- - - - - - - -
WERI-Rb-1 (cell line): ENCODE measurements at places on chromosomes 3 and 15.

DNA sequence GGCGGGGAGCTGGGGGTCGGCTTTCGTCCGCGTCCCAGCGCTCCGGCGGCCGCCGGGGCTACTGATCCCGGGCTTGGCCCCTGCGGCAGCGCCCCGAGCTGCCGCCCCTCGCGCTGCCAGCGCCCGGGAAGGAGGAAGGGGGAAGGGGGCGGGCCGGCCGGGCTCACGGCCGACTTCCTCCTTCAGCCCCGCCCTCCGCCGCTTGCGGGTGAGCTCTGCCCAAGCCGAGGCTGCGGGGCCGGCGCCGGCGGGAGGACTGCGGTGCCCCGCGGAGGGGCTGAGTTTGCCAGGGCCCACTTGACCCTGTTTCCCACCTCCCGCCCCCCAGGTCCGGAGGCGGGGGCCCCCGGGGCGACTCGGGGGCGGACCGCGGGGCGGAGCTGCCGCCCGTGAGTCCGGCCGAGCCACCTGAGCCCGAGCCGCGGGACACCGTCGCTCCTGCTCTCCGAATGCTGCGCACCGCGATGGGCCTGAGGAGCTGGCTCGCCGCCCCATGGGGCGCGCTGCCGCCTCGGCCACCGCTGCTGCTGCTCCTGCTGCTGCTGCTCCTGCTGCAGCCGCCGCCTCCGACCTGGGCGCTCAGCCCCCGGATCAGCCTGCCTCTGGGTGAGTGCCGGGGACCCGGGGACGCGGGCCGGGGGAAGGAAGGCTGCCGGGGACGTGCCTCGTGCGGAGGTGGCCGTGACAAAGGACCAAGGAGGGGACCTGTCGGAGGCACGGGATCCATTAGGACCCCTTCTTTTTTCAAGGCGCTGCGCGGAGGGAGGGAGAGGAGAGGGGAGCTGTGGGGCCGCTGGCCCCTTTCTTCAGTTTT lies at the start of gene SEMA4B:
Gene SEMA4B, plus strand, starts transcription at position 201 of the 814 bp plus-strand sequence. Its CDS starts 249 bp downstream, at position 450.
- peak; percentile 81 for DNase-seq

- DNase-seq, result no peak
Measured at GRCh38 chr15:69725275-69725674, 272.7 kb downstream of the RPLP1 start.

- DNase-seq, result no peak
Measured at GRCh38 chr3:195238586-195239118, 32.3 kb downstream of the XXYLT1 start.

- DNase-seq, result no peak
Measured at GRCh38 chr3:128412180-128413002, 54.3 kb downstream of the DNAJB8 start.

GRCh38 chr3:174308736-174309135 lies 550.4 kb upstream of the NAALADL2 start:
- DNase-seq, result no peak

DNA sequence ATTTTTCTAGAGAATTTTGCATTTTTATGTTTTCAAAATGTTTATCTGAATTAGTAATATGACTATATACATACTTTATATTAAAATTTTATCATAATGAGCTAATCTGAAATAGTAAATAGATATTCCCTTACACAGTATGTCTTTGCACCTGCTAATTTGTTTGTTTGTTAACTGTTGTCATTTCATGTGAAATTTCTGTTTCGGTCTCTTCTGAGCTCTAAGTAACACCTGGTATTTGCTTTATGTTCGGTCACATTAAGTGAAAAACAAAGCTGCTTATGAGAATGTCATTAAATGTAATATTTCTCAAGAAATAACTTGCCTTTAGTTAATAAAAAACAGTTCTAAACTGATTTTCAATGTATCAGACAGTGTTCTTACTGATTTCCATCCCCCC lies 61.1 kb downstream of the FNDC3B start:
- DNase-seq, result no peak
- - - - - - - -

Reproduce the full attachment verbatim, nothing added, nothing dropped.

WERI-Rb-1 (cell line): ENCODE measurements at places on chromosomes 3 and 15.

DNA sequence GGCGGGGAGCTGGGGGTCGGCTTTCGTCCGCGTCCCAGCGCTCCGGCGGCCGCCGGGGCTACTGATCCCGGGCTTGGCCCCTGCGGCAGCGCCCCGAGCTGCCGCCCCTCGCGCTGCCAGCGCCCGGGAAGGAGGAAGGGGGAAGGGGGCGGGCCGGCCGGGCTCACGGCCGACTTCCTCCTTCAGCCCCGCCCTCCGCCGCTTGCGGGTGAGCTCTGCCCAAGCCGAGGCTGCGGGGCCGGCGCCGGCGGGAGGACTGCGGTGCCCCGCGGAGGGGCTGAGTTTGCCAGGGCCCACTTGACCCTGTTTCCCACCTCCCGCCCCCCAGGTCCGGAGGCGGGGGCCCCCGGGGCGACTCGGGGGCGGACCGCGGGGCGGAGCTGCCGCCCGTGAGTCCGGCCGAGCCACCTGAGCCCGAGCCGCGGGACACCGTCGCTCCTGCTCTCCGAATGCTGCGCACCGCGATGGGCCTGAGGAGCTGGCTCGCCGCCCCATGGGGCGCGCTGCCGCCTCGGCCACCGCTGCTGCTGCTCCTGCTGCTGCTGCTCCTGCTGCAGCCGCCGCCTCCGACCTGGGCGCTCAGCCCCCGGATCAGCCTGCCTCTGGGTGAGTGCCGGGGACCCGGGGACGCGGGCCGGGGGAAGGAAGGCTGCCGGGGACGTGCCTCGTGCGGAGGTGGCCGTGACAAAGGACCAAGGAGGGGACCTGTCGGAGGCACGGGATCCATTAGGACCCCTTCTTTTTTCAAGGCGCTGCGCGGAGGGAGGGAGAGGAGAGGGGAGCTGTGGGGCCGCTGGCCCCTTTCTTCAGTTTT lies at the start of gene SEMA4B:
Gene SEMA4B, plus strand, starts transcription at position 201 of the 814 bp plus-strand sequence. Its CDS starts 249 bp downstream, at position 450.
- peak; percentile 81 for DNase-seq

- DNase-seq, result no peak
Measured at GRCh38 chr15:69725275-69725674, 272.7 kb downstream of the RPLP1 start.

- DNase-seq, result no peak
Measured at GRCh38 chr3:195238586-195239118, 32.3 kb downstream of the XXYLT1 start.

- DNase-seq, result no peak
Measured at GRCh38 chr3:128412180-128413002, 54.3 kb downstream of the DNAJB8 start.

GRCh38 chr3:174308736-174309135 lies 550.4 kb upstream of the NAALADL2 start:
- DNase-seq, result no peak

DNA sequence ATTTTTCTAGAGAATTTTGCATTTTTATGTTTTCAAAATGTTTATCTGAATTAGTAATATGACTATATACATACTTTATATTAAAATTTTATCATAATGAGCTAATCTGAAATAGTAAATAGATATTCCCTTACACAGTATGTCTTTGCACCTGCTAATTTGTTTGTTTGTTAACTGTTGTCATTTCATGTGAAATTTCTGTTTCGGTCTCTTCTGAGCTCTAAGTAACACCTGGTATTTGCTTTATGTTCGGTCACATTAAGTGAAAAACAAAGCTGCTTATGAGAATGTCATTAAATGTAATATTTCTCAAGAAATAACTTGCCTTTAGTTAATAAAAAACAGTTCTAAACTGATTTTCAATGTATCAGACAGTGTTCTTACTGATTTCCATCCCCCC lies 61.1 kb downstream of the FNDC3B start:
- DNase-seq, result no peak